Who are we?

In this blog, there will be a variety of material: thoughts on Bible books, book reviews, historical characters, aspects of Scottish church history and other things.

Sunday, 22 March 2015

Colossians 2:8-12 – Thinking about ideas

Paul was aware that the Colossians faced danger from the ideas advocated in the society in which they lived. There would have been a wide variety of ideas, just as there are today. How should they have responded to them, and how should we react to the ones that we face? Paul gives a simple test. If they disagree with or contradict the teachings of Jesus, they are wrong. Paul points out to the Colossians that it was their responsibility not to be take in by such ideas.

Paul reminds the Colossians about what Jesus should mean to them. He is fully God and therefore able to bless them out of his fullness. It is likely that the false teaching in Colosse did not acknowledge the full greatness of Jesus, but the Christians should. Moreover Jesus is the ruler of all existing visible and invisible powers (the Colossians were tempted to give important roles to angels, but they should remind themselves that even good spiritual beings are only servants of Jesus). His authority must always be acknowledged by his followers.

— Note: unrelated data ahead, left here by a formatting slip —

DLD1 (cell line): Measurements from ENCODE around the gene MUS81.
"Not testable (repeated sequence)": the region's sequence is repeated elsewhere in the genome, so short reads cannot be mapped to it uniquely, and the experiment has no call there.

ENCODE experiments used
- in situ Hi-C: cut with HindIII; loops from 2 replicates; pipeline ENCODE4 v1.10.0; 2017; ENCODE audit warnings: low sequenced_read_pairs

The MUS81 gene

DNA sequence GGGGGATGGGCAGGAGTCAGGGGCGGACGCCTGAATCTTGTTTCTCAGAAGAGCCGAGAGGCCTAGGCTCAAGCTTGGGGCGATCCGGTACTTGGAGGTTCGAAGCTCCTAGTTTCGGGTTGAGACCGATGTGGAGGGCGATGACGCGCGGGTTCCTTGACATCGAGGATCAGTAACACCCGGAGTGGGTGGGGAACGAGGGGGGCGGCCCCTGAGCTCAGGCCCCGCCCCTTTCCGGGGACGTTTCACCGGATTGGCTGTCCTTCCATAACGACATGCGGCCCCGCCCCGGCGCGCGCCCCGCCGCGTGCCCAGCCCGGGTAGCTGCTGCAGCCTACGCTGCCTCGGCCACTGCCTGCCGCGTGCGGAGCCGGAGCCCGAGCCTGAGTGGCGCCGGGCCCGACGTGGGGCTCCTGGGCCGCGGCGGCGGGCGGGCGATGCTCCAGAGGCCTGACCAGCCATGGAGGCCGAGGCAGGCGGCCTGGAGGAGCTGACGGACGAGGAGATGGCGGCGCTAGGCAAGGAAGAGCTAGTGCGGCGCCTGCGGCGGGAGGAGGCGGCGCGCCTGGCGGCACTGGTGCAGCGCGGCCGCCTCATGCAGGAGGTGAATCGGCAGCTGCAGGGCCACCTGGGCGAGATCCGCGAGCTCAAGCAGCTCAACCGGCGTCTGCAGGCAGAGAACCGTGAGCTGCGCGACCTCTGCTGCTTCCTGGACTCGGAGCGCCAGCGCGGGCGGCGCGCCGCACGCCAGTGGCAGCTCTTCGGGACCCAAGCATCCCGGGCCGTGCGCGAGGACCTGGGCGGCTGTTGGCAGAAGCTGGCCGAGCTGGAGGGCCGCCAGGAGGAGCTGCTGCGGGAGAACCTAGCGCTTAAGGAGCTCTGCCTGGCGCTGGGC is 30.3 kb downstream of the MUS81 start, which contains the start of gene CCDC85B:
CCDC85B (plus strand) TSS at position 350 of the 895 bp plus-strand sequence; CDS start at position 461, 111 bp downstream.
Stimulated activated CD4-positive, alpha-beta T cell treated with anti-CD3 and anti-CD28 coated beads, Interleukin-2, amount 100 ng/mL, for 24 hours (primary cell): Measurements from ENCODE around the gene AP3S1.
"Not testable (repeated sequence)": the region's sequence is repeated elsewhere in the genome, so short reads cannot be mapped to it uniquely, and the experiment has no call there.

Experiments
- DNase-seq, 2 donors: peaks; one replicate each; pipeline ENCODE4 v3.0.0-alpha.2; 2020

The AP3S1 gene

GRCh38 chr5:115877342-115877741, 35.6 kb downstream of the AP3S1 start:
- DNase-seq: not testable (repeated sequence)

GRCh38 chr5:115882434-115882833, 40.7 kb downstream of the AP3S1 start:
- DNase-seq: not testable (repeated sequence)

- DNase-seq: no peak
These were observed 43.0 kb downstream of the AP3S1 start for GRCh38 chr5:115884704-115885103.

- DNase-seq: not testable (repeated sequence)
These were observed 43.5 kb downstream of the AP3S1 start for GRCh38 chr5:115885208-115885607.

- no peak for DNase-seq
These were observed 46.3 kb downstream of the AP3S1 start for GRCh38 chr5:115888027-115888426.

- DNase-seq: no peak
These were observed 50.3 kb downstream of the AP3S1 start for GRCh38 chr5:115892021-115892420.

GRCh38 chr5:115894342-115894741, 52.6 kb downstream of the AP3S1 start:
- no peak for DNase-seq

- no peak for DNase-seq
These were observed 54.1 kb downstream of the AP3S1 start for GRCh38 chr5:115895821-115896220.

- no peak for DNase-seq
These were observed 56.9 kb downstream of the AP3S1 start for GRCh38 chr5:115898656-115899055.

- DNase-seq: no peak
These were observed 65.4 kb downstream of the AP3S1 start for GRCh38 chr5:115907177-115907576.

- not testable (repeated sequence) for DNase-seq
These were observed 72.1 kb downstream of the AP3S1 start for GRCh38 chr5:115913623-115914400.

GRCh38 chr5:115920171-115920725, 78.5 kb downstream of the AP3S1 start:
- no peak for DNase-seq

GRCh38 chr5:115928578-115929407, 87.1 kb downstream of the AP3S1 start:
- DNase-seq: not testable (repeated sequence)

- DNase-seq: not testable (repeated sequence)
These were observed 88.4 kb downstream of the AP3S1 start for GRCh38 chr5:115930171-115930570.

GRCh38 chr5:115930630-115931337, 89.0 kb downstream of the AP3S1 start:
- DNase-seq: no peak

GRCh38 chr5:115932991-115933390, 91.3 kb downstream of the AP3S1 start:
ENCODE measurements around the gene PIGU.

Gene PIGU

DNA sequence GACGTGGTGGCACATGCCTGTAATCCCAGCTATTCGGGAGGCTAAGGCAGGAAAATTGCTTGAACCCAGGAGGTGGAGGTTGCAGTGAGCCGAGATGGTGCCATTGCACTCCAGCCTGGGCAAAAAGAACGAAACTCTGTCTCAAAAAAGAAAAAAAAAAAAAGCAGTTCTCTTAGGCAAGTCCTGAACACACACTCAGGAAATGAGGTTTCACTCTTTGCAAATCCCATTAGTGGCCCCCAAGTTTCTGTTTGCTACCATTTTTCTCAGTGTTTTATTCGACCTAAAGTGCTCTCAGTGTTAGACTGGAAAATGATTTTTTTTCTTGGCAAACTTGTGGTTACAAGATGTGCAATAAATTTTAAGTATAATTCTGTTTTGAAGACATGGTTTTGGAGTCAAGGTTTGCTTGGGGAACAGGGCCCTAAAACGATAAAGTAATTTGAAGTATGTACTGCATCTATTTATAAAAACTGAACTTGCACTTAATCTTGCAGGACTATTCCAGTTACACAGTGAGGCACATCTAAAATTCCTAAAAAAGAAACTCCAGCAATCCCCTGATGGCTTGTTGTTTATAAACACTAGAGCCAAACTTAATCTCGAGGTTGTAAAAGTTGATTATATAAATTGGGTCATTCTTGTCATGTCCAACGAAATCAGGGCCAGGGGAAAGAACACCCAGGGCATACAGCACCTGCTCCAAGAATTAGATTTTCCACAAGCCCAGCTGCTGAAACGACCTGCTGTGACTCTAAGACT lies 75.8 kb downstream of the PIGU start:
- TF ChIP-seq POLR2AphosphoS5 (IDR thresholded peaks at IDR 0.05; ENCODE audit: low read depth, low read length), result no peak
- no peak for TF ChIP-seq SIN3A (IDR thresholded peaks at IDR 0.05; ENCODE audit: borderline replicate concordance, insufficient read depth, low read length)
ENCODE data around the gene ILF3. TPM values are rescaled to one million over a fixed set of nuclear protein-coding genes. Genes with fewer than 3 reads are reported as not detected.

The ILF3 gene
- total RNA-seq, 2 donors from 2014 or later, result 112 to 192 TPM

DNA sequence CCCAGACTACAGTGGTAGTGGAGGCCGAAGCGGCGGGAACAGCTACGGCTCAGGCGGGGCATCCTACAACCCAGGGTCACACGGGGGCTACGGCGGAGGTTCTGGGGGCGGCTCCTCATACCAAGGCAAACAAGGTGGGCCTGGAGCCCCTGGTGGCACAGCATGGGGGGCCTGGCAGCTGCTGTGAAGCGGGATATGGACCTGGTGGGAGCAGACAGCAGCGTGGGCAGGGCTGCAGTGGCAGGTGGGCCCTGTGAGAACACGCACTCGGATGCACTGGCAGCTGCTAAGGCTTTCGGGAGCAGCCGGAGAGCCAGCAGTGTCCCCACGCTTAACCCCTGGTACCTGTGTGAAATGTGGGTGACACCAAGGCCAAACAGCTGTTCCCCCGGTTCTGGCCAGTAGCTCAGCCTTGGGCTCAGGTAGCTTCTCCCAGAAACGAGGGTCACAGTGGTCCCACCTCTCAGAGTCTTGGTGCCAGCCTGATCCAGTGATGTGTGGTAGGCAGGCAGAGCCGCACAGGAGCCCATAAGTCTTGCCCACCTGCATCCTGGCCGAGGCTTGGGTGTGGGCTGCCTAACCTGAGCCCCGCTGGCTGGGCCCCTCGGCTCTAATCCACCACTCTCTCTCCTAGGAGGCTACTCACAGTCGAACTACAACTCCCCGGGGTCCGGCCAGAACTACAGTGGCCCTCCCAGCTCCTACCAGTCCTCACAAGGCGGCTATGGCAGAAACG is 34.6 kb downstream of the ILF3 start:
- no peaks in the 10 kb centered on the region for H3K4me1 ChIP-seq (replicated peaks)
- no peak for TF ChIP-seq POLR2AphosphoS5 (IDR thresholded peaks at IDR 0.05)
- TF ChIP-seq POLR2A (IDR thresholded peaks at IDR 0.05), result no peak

It is also likely that the Colossians were facing Jewish influences that focussed on the necessity of circumcision for an authentic relationship with God. Paul agreed that a kind of circumcision was necessary, but it was very different from Jewish ideas; instead it did not involve human agencies at all. Rather the circumcision that mattered was the removal of the sinful nature by God, and this could only be achieved through the circumcision of Christ, a reference to what happened on the cross when he was cut off by his death.

The Colossians should remember that they were united with Jesus in his death and resurrection, facts declared to each and by each at their baptisms. Instead of thinking about the wrong ideas floating about their society they should focus on the power of God revealed in and through Jesus. Because of the resurrection of Jesus they had been introduced into a world of spiritual power that was far beyond the pointless ideas of their neighbours in Colosse.

Paul’s words in these verses are very applicable in our day as well. Whether it is the notions of liberal Christianity, the ideas of numerous cults, the suggestions of alternative religions, the speculations of atheistic influencers, or the experiences of other-worldly probers, the answer to them all is the same. What place do they give to Jesus and his teachings, to his cross and to his exaltation? If they do not acknowledge him, why should their ideas interest us?

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